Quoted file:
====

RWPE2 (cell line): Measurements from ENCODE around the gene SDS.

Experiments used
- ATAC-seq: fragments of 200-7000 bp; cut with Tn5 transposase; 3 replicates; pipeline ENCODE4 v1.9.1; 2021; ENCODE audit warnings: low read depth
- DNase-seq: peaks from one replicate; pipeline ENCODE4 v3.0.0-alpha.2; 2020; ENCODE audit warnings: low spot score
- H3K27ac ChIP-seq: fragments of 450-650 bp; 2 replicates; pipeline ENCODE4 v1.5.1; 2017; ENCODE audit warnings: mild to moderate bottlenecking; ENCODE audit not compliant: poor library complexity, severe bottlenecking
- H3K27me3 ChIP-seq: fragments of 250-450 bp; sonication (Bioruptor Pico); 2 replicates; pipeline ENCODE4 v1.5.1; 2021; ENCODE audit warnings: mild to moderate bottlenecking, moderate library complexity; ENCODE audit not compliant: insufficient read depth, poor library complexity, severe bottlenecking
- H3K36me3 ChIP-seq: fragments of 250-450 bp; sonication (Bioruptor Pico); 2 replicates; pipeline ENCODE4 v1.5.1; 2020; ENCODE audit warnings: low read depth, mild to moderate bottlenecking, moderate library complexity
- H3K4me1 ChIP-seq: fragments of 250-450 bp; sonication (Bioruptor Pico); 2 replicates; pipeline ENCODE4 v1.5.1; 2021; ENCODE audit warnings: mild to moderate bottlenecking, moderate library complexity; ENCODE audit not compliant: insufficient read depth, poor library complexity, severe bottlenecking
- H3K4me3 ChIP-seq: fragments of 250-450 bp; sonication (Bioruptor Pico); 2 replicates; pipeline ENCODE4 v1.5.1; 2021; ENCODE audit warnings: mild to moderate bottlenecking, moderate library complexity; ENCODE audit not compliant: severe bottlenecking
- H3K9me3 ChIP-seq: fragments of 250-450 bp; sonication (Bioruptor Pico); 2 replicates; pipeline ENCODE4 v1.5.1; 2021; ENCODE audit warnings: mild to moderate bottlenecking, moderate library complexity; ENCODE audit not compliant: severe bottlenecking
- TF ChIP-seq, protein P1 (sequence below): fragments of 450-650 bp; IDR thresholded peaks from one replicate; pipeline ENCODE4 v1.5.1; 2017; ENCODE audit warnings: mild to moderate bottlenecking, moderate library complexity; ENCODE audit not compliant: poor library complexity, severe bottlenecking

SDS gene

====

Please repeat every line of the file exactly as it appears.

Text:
RWPE2 (cell line): Measurements from ENCODE around the gene SDS.

Experiments used
- ATAC-seq: fragments of 200-7000 bp; cut with Tn5 transposase; 3 replicates; pipeline ENCODE4 v1.9.1; 2021; ENCODE audit warnings: low read depth
- DNase-seq: peaks from one replicate; pipeline ENCODE4 v3.0.0-alpha.2; 2020; ENCODE audit warnings: low spot score
- H3K27ac ChIP-seq: fragments of 450-650 bp; 2 replicates; pipeline ENCODE4 v1.5.1; 2017; ENCODE audit warnings: mild to moderate bottlenecking; ENCODE audit not compliant: poor library complexity, severe bottlenecking
- H3K27me3 ChIP-seq: fragments of 250-450 bp; sonication (Bioruptor Pico); 2 replicates; pipeline ENCODE4 v1.5.1; 2021; ENCODE audit warnings: mild to moderate bottlenecking, moderate library complexity; ENCODE audit not compliant: insufficient read depth, poor library complexity, severe bottlenecking
- H3K36me3 ChIP-seq: fragments of 250-450 bp; sonication (Bioruptor Pico); 2 replicates; pipeline ENCODE4 v1.5.1; 2020; ENCODE audit warnings: low read depth, mild to moderate bottlenecking, moderate library complexity
- H3K4me1 ChIP-seq: fragments of 250-450 bp; sonication (Bioruptor Pico); 2 replicates; pipeline ENCODE4 v1.5.1; 2021; ENCODE audit warnings: mild to moderate bottlenecking, moderate library complexity; ENCODE audit not compliant: insufficient read depth, poor library complexity, severe bottlenecking
- H3K4me3 ChIP-seq: fragments of 250-450 bp; sonication (Bioruptor Pico); 2 replicates; pipeline ENCODE4 v1.5.1; 2021; ENCODE audit warnings: mild to moderate bottlenecking, moderate library complexity; ENCODE audit not compliant: severe bottlenecking
- H3K9me3 ChIP-seq: fragments of 250-450 bp; sonication (Bioruptor Pico); 2 replicates; pipeline ENCODE4 v1.5.1; 2021; ENCODE audit warnings: mild to moderate bottlenecking, moderate library complexity; ENCODE audit not compliant: severe bottlenecking
- TF ChIP-seq, protein P1 (sequence below): fragments of 450-650 bp; IDR thresholded peaks from one replicate; pipeline ENCODE4 v1.5.1; 2017; ENCODE audit warnings: mild to moderate bottlenecking, moderate library complexity; ENCODE audit not compliant: poor library complexity, severe bottlenecking

SDS gene